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Northern Ireland Environment Link Logo
 

News

 

Events

 

Jul 2015 right left

  
01
02

BioBlitz 2015 – Murlough NNR

Friday 3rd July
Murlough NNR, Co. Down
See flyer for details

Music by the Lake at Crom

Saturday 4th July
Crom, Co Fermanagh
Adult £10 Member Adult £10

BioBlitz – Search for Wildlife

Saturday 4th July
Murlough NNR
No Charge, Donations Welcome

Music Sundays

Sunday 5th July
Downhill Demesne and Hezlett House
Normal Admission, Members Free

06
07
08
09

Go Wild with the Rangers

Friday 10th July
White Park Bay
No Charge, Donations Welcome

Summer Concert

Saturday 11th July
Downhill Demesne and Hezlett House
Adult £18, Child £18, Member Adult £18, Child £18

Pirates Picnic

Sunday 12th July
Castle Ward
Normal Admission, Members Free

Pirates Cellar at Pirates Picnic

Sunday 12th July
Castle Ward
Normal Admission, Members Free

Butterfly Safari

Sunday 12th July
Portstewart Strand
Adult £1, Child £1, same rate for members

50 Things – A Week on the Wildside

Monday 13th July
Murlough NNR
Normal Admission, Members Free

Rose Week

Tuesday 14th July
Contact Belfast City Council for details
Contact Belfast City Council for details

Bug Detectives

Wednesday 15th July
Mount Stewart
Child £6

Secret Garden

Thursday 16th July
Meet at Lower Stables car park, Sir Thomas and Lady Dixon Park
£2, under 12s free

Go Wild with the Rangers

Friday 17th July
Cushendun
No Charge, Donations Welcome

Argory Tartan

Saturday 18th July
The Argory, Moy
Normal Admission, Members Free

Jazz in the Garden

Sunday 19th July
Castle Ward
Normal Admission, Members Free

Coastal Art Exhibition

Sunday 19th July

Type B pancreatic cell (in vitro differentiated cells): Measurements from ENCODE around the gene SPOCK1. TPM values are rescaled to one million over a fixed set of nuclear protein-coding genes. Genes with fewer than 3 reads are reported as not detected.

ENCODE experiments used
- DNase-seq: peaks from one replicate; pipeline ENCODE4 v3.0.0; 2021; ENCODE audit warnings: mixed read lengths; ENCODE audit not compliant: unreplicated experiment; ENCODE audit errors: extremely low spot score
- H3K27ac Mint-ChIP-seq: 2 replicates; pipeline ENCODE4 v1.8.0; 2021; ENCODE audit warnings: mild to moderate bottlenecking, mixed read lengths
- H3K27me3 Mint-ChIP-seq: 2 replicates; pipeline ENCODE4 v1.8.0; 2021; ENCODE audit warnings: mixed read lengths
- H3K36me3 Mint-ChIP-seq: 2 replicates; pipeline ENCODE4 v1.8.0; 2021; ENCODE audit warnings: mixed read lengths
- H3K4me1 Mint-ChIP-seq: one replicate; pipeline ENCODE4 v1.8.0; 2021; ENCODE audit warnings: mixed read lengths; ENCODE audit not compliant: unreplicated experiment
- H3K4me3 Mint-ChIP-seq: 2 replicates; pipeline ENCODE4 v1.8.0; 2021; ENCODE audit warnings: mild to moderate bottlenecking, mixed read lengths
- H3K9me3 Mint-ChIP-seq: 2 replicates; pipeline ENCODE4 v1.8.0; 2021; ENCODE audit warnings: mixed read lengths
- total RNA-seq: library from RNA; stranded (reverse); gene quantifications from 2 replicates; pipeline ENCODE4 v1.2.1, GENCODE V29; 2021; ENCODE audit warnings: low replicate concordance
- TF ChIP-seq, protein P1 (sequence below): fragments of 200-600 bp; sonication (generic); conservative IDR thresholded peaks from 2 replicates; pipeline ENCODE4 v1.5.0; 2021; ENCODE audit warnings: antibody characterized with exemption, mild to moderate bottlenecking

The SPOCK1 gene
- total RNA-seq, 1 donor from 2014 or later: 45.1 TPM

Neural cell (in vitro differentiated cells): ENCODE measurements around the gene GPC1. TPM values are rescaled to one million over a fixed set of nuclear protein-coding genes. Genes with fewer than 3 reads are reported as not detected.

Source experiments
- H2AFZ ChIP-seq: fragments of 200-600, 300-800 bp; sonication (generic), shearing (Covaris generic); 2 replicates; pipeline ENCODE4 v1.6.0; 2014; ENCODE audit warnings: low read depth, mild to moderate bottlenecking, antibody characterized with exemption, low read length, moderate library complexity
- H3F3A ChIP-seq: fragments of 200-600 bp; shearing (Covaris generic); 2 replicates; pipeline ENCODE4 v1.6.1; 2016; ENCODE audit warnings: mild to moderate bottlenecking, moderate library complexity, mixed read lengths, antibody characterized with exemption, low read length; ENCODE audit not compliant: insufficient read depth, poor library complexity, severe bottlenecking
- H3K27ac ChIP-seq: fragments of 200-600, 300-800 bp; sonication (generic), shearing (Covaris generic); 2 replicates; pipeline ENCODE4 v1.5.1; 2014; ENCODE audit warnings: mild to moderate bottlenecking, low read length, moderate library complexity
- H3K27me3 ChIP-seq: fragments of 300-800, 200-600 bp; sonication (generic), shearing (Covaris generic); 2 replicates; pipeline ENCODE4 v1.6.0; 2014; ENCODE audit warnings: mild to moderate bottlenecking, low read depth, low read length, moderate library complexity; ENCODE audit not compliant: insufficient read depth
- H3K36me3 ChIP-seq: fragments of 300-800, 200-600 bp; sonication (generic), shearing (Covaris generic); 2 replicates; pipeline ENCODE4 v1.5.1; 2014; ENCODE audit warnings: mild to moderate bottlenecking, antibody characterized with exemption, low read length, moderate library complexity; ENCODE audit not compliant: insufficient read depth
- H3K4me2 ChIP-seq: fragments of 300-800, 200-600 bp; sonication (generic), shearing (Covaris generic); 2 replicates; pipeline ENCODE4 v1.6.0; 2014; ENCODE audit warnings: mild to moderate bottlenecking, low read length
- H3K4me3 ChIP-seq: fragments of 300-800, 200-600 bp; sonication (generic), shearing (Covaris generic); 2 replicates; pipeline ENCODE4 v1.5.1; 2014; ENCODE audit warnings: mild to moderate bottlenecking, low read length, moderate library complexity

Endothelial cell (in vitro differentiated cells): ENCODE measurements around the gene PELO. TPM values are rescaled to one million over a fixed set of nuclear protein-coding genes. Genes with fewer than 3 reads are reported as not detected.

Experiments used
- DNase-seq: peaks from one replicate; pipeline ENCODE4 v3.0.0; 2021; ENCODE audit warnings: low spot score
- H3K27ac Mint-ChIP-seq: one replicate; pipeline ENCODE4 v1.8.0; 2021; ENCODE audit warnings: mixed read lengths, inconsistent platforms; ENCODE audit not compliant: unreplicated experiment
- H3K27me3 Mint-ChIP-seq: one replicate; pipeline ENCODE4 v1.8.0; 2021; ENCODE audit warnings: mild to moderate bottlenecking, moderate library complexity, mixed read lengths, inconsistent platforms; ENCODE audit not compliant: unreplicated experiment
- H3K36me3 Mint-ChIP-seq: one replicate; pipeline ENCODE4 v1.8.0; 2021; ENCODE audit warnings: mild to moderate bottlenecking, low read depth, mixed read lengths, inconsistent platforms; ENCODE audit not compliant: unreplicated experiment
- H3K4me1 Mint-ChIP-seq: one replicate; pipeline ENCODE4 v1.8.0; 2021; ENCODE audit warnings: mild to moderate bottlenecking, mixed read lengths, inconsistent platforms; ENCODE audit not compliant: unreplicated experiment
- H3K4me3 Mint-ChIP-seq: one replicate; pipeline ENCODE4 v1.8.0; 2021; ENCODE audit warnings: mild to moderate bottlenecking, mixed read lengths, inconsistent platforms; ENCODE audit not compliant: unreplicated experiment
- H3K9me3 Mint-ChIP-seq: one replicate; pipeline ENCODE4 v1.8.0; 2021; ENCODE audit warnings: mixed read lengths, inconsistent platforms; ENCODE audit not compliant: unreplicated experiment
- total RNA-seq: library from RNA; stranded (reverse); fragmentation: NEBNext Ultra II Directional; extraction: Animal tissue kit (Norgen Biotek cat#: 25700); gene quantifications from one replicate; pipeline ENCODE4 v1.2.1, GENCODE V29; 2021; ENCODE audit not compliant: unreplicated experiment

Castle Ward
Normal Admission, Members Free

20

Earl Bishop Trail

Tuesday 21st July
Meet at Castle Walk car park (opposite the Peter Thompson Community Hall)
£10 per person

50 Things – Get Arty

Wednesday 22nd July
Castle Ward
Normal Admission, Members Free

Woodland Warriors at Mount Stewart

Wednesday 22nd July
Mount Stewart
Participant £20

23

Pop–up Camping

Friday 24th July
Florence Court
Two man tent £30

The Beauty of Butterflies

Saturday 25th July
Meet at Lagan Valley Regional Park Visitor Centre
£2

Focus on Runkerry

Saturday 25th July
Meet at Portballintrae Village Hall
Free

Summer Garden Walk

Saturday 25th July
Mount Stewart
Adult £10, Child £5, Member Adult £10, Member Child £5

Summer Book Fair

Saturday 25th July
Springhill, Moneymore
Normal Admission, Members Free

Victorian Tea Party

Sunday 26th July
The Argory, Moy
Adult £15 (includes estate admission) Member Adult £10

Beautiful Butterflies at Murlough NNR

Sunday 26th July
Murlough NNR
Normal Admission, Members Free

27
28

Rockpool Ramble

Wednesday 29th July
Meet at Dunseverick Harbour Car park
Free

Wildlife Trackers

Wednesday 29th July
Mount Stewart
Child £6

30

Go Wild with the Rangers at Carrick–a–Rede

Friday 31st July
Carrick–a–Rede
No Charge, Donations Welcome

 
 

£8m fine from Europe Closer 16 March 2012

Northern Ireland taxpayers have moved closer to footing a £8m fine from Europe.

It is over the failure to protect a key habitat in Strangford Lough – beds or reefs of horse mussels.

Two government departments had promised Europe we would protect the mussels back in 2006 and narrowly escaped a fine.

But since then, little has been done and on Thursday the EU started down the road of legal proceedings.

In a few month’s time, unless they can persuade the European Commission otherwise, the Departments of Environment and Agriculture will find themselves in the European courts, charged with breaching European directives.